That's not to say that I don't think, in its idealistic form, marketisation doesn't necessarily have a decent idea - I rather like the "emergent and liberal improvement" at its heart. But I suspect that any "fair" system needs to take into account all plausible factors in order to be sustainable and achievable. This includes the possible "successes" of markets.
Yeah, if you want to criticise markets you have to understand what they do pretty well, which is :
But you also have to understand their weeknesses :
Alas, I think the "weaknesses" you mention, or at least the last 2, are more "inherent design" acknowleged by the system. I made the link in my head today between free markets and all that artificial evolution I grew up with - isn't the point of a market to basically act as a "selection algorithm", for whatever factors are involved? Isn't the whole point of the freedom to "create" "progress" through inequality? Maybe thinking of it as a "continual revolution" that sustains a continuous scale of power, rather than an extremely polar separation of classes, would be useful.
I see three main "challenges"...
(I was writing this while Graham wrote his - but haven't amended to make any response yet)
My underlying thoughts on markets is that free markets are like an evolutionary process, and as such can be tremendously creative. But evolution can also be enormously cruel and can go for long periods of time when one species is massively (unfairly one might say) dominant over others (e.g. humans today).
So, we use a welfare system and regulation to add a little humane rounding to curb the most cruel side effects of an otherwise creative and self-organising system.
In this way I see 'markets' as the default dynamical system that has always existed. The 'bad' features of markets (like the potential runnaway feed back loops of wealth and power) are just natural laws, that if left untempered by our shared political will would leed towards a cruel, unjust, unequal world.
The really interesting 'trick' that the liberal democracies have achieved is to understand where the default dynamical system must be intervened with to prevent 'dangerous' runaway dynamics (e.g. political power, company monopolies) and where it's OK to let the full wrath of evoluationary dynamics do it's creative (and destructive) worst (e.g. freedom of thought, expression, assocition and movement leeding to such artifacts as the current obsession with Posh and Becks)
The core eternal problem of politics in these liberal democracies is then about how to fine tune the level of intervention. I think the EU have roughly got it right and the US is not quite intervening enough. Also, here I would definitely agree with Graham's point (made on DecentralizedLeft) that a bad feature of the current approach to politics is the excessive focus on money (in particular growth in monetary wealth) as being the yardstick.
However, I wouldn't call this a problem with markets - rather I think it's a political problem (See WhyTheFocusOnGDP ).
The great thing about markets is that they provide distributed decision making processes that are hard to corrupt en masse (?sp?). The key weakness of any centralised approach is that it puts too much decision making power into the hands of a human single point of failure. The 20th centuary is all the evidence needed that this single point fails more often than it succeeds.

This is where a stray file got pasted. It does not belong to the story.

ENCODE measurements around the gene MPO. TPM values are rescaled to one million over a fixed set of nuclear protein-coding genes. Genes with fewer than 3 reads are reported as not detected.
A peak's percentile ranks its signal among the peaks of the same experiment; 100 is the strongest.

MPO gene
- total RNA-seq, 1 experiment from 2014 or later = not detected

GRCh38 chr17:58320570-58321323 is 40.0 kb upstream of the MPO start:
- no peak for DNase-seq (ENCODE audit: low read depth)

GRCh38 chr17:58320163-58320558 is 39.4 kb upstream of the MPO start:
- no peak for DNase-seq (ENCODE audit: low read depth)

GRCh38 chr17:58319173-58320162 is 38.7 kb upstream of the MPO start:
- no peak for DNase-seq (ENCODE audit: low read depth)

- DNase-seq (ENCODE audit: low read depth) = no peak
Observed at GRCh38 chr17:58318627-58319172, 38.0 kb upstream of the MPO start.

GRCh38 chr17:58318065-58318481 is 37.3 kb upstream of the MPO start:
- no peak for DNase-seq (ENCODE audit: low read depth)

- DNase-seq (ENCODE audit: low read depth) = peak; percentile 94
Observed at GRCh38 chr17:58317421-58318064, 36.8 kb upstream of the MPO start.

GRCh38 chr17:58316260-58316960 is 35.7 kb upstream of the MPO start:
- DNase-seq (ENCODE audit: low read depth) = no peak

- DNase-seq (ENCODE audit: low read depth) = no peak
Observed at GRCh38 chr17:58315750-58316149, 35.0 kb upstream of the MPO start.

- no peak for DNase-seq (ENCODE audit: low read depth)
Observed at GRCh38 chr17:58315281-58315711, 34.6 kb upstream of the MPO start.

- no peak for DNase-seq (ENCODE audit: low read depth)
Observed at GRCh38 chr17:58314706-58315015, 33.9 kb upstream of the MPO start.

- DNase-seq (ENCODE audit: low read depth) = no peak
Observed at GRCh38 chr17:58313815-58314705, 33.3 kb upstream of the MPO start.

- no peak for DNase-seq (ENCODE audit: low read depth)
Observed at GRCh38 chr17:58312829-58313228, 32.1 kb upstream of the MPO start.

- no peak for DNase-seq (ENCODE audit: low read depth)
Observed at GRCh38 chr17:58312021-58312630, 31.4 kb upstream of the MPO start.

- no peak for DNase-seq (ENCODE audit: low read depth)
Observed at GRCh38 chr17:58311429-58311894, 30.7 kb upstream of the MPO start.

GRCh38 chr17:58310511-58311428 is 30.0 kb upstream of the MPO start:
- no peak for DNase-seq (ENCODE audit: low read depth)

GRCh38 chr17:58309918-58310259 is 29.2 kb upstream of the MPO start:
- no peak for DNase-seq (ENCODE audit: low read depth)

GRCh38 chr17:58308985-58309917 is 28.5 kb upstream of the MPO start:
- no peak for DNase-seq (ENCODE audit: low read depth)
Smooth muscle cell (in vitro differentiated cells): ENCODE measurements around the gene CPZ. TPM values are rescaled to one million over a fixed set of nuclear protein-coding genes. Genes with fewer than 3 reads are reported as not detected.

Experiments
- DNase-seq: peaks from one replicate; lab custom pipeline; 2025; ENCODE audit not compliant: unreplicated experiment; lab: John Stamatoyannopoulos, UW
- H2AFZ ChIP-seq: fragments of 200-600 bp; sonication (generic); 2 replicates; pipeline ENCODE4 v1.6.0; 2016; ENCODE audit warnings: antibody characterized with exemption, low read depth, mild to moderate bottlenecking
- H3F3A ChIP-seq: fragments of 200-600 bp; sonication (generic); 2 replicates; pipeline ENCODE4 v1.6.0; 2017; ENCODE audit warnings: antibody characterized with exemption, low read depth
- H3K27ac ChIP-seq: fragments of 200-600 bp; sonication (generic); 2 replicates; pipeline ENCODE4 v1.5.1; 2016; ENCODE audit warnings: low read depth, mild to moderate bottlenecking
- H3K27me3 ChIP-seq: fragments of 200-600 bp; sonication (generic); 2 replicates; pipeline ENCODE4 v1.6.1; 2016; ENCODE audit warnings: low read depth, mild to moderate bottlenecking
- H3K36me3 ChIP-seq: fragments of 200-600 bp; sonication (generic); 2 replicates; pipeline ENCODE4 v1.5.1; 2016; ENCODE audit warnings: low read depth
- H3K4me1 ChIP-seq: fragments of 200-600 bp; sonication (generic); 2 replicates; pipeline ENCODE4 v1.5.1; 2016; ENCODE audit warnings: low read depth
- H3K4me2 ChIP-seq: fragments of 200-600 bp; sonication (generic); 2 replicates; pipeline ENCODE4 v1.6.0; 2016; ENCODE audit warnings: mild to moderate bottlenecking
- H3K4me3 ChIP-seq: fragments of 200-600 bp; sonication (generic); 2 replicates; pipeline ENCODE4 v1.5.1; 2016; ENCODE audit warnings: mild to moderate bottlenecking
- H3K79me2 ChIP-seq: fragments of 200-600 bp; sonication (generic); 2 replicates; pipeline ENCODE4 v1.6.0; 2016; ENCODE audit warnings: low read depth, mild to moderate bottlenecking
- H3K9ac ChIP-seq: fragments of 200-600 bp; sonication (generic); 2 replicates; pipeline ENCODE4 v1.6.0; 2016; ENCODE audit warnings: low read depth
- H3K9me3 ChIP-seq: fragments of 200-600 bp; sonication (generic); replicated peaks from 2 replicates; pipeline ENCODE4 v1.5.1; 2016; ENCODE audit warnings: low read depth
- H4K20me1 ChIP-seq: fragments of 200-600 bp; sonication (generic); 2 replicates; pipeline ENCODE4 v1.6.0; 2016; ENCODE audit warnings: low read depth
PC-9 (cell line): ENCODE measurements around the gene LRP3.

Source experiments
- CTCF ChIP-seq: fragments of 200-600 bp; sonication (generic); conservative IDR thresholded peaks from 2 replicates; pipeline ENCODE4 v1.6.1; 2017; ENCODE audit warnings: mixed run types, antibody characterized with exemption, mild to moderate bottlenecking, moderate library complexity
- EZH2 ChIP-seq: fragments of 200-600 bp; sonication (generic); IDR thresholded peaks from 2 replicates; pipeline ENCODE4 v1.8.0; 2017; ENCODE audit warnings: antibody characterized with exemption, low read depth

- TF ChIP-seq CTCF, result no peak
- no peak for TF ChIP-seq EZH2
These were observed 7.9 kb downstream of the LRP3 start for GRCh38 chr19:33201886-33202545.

Graham / Oli,
I think it's slightly strange to complain about the importance of money in a market. If a market is an information processing system, money is the protocol or carrier of information within the system. It's a bit like saying that computers are OK, except for their obsession with bits. Or better, the internet is OK, but why do we have to worry about packets so much?
I, of course, believe you can fine-tune the way money works and this will subtly change the nature of the market.
Partially. Money is a means, but has now become an end as well, mostly because it's a means. If that makes sense. The difference between money and bits is that money has potential - it's a resource that can be saved and used later, whereas bits are just representation, and don't have any purpose outside of a particular communication instance. I guess you could say that "bandwidth" is a possible power protocol - people in control of more bandwidth have the ability to DoS? those with less - but laws dictate that acruing of such "communication" power is illegal, where as accumulating money is fine, and indeed encouraged. Money as a resource, rather than merely a communication method, is designed into the system (see stock markets, interest rates, et al), and as such it has become more important than anything else, despite the fact that it has very little direct "practical" value. (Tangible money can only be made into paper planes or burnt.) This is what I object to.
A way to keep money as a simple communication method (i.e. "I want this. I think it is worth this much.") without giving it more "funcationality" may solve this partially, I'm not sure. I'm always intrigued by schemes to dissuade the acruement of cash for its potential, such as negative interest, that prompt people to spend rather than save, but have no idea (yet) as to how to make a transition away from the existing model. A process of evolution is needed, rather than reversal, and most people would see negative interest schemes as most certainly negative.
I generally agree with you, except this : The core eternal problem of politics in these liberal democracies is then about how to fine tune the level of intervention.
Right now, it's not about fine-tuning. It's about defending this principle. The US isn't just somewhere which has got the balance a bit wrong. It's at the front of a massive rolling back process, which started in the early 70s and keeps gathering momentum.